Spec’d Slew Rate: 70V/us

Actual Calculated Slew Rate: 20.5V/s

Meets Spec.: No (<3.4X discrepancy)


*With a 10A “long fast blow” fuse maximum input power is 1200W max.



The output power specification for this amplifier is continuous for only an 8 ohm load. The 4 ohm specification of 1600W is clearly momentary, or “peak” as the 10A fuse limits the output power to 1050W.

The argument that using a continuous sine wave to test amplifiers is not fair to the amplifier is incorrect. Wattage is Wattage, whether it’s from a music source or a function generator. A music source is said to have dynamics and therefore not tax the amplifier as a continuous sine wave does. This is true, but to do away with the ambiguity of testing amplifiers, the Industry uses the term as “rated continuous output power”.  If an amplifier is rated to output 800W most manufactures that follow IEC specification would specify it for continuous output power. This should be done with a sine wave a 1khz, but even if it’s done with a music source, the average power must equal a continuous 800W. Of course to output 800W of continuous RMS music power would require clipping the signal or having the music highly compressed. Power is Power. Can the Evolution output 1600W of continuous music power into 4 ohms? No.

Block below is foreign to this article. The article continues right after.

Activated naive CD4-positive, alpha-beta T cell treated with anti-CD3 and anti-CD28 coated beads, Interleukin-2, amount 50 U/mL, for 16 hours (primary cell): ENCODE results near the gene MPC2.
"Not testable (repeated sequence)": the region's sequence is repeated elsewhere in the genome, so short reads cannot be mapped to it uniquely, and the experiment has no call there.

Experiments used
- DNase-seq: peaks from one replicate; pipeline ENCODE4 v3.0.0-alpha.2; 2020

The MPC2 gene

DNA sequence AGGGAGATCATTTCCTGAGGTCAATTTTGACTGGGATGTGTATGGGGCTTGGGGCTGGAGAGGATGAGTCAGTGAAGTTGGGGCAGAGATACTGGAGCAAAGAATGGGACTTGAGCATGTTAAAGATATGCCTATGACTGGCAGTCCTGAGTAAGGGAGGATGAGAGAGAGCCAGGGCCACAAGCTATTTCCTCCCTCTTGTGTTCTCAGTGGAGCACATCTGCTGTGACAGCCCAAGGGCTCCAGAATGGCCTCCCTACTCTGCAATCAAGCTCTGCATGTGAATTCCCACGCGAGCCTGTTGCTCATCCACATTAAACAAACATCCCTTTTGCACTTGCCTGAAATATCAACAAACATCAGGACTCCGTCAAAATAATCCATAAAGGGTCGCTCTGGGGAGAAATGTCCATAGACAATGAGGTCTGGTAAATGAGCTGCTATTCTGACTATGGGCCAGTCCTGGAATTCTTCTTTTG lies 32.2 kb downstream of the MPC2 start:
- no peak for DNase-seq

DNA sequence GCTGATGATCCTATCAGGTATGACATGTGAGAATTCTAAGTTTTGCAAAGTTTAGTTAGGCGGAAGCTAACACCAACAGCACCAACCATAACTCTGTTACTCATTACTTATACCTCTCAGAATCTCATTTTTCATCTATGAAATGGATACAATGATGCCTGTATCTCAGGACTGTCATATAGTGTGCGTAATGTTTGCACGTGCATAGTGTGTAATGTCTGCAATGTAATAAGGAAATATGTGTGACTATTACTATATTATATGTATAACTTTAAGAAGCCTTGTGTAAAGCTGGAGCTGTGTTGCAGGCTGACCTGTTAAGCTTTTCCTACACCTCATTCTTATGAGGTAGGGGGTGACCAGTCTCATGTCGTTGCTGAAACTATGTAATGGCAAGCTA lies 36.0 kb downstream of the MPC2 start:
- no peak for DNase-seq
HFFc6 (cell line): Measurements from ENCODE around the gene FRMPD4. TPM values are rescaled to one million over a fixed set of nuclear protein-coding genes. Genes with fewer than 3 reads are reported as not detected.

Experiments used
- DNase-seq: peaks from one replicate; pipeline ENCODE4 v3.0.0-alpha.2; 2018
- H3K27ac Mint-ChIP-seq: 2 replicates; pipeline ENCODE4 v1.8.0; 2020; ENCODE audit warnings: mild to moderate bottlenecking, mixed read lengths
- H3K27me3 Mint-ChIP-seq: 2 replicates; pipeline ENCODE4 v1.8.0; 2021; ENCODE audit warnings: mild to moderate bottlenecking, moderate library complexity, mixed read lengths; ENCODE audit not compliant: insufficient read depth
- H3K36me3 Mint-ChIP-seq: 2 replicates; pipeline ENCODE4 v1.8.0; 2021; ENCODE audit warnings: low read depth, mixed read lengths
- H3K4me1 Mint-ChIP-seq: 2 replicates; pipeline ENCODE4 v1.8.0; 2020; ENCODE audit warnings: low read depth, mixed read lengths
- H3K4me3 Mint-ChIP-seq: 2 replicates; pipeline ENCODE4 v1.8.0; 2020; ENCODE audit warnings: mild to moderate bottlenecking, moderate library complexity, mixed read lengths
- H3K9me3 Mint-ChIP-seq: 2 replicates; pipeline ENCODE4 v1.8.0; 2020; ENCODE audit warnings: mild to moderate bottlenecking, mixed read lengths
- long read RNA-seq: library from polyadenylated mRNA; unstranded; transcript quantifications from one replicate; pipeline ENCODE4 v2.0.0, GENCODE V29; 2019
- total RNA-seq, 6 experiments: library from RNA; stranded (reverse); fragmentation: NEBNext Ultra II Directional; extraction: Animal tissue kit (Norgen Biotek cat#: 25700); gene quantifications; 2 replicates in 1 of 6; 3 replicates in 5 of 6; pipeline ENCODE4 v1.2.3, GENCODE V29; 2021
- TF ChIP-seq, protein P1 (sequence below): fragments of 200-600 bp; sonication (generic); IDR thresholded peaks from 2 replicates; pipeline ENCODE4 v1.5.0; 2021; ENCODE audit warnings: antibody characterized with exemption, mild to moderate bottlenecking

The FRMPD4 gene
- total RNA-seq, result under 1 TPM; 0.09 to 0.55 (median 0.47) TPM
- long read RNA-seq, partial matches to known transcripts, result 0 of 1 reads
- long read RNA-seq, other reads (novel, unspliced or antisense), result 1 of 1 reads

The other very alarming measurement of the Evolution 800M is that a 1/3 power into 8 ohms the heat sinks reach dangerous temperatures. Other that than the high end amplifier industry, most manufactures limited exposed surface temperatures to 50C or less.  The high end industry seems to be fine with much higher temperatures. The Evolution 800M has surface temperatures of 73.5C. The SAFETY standard UL/ IEC 60950-1 for electronics allows for metal surfaces to reach 70C.